Saturday, January 15, 2011

Avoiding Name Brands

    The North Face, Arc'Teryx, Mountain Hardwear, these are some of the boldest name brands in outdoor clothing right now and they carry the boldest price tags. For what? The other day I was walking through Dick's Sporting Goods, a popular outfitter (although their selection and employee knowledge are severly lacking) and noticed a Mountain Hardwear down jacket. 800 fill, and naturally I played the "guess the ridiculous price" game with myself. I wasn't surprised to see the price at over $200. Then I looked down at myself and noticed my own 750 fill down jacket. One I got for christmas, Eddie Bauer brand, from the local outlet store, no doubt for less than one hundred dollars. The loft difference was impressive, it was obvious my cheaper Eddie Bauer had twice (or more) the loft of the Mountain Hardwear jacket, in fact, I found it hard to believe that with less than 1/2" of down loft the Mountain Hardwear jacket could keep anyone warm, let alone be worth it's outrageous price tag.
    If you are a supporter of expensive brands, or have ludicrous amounts of money to spend on gear, then you'll probably argue that the Mountain Hardwear jacket is worth it. There must be some huge hidden factor (like warmth-Gnomes hidden in the stitching) that I am missing to make these prices worth it. Just take a look at this page of North Face Fleeces on google's shop North Face Fleece. Now compare it to Nike's ACG brands ACG Fleece. ACG's answer to Mountain Hardwear's Monkey Man (Woman) fleece goes for only $75 whereas MH's price is $150. What are you paying for; brand or function?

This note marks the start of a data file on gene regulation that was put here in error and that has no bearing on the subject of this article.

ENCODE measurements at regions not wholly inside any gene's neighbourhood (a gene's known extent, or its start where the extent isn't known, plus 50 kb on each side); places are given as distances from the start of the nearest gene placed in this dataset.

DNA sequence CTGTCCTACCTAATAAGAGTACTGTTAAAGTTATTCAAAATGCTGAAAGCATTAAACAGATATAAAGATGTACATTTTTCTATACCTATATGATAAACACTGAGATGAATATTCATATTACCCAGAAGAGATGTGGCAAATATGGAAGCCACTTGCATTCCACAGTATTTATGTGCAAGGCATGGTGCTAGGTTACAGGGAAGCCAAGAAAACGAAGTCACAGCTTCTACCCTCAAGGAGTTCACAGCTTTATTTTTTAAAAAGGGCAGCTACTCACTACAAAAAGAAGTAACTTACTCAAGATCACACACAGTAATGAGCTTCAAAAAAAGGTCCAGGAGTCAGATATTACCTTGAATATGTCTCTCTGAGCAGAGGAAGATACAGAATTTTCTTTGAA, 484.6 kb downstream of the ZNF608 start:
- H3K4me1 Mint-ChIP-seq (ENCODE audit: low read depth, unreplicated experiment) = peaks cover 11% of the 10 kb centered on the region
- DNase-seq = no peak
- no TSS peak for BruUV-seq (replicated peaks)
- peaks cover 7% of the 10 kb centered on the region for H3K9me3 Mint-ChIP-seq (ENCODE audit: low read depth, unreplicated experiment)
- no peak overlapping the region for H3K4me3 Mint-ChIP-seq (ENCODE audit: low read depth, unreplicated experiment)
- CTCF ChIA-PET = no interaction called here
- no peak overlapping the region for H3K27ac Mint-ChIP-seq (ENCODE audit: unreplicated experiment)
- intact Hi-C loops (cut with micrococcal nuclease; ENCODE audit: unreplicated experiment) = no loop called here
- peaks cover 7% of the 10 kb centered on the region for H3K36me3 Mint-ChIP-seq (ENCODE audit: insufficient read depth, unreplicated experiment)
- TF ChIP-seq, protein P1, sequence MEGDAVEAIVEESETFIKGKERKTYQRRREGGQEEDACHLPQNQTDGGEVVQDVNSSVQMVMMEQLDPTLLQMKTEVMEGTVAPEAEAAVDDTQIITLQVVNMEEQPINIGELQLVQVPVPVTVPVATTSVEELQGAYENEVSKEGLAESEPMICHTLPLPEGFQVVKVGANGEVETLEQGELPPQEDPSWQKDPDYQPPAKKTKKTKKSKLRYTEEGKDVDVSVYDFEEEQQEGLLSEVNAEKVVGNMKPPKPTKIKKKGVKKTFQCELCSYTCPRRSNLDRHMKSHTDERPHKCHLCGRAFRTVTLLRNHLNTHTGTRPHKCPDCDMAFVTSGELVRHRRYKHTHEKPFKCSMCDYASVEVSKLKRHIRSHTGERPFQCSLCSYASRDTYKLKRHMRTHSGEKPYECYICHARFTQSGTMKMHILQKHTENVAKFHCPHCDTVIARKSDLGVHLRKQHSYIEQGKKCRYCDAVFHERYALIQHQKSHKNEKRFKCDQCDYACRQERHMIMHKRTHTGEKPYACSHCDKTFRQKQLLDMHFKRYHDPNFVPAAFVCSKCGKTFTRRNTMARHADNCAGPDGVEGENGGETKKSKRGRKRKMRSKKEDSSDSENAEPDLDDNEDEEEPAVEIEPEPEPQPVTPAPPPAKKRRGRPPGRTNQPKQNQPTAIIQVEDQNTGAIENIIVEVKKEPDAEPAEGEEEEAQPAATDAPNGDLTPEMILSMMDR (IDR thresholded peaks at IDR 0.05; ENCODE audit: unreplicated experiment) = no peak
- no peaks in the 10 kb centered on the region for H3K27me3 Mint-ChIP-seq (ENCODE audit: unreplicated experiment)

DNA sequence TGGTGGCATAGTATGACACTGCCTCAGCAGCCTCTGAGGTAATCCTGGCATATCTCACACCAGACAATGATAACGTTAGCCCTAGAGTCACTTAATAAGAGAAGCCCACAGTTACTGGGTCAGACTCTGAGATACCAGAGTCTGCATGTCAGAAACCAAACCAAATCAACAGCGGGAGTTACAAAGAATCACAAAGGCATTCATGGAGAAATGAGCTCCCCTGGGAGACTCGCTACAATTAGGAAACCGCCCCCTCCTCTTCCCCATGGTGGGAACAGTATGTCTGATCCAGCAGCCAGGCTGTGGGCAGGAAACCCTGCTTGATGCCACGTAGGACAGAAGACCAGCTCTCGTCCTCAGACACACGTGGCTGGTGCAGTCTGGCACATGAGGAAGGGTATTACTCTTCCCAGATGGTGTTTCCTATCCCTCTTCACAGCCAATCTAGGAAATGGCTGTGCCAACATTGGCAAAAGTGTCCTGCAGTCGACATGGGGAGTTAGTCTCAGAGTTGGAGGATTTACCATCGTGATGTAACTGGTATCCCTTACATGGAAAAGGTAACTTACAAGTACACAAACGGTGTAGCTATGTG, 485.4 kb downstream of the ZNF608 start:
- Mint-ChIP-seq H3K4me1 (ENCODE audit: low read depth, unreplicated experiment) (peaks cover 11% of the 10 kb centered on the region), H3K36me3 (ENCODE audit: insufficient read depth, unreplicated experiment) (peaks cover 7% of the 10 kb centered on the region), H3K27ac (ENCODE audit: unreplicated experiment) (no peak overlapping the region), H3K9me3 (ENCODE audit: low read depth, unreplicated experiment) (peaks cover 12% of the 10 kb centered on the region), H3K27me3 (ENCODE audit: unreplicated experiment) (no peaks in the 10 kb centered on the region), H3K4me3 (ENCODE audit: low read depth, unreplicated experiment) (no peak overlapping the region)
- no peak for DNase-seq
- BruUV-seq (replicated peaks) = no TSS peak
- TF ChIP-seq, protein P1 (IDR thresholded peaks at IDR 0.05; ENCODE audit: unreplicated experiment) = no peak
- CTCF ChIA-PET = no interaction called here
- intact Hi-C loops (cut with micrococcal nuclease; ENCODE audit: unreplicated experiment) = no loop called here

Expensive Brands                                                        Alternatives

Mountain Hardwear                                             Outdoor Research

North Face                                                            Nike's ACG Line

Arc'Teryx                                                Anything is cheaper than Arc'Teryx

Therm-a-Rest                                                     Pacific Outdoor Equipment

Tips for Saving:

  1. Buy on sale or clearance
  2. Join a local outdoor club and get discounts!
  3. Rent gear you won't use often
  4. Buy gear during the off-season, it's a lot cheaper (supply vs demand)
  5. Join outfitter's rewards programs
  6. Look for coupon codes for online stores
  7. Join mailing lists, companies often send out exclusive discounts

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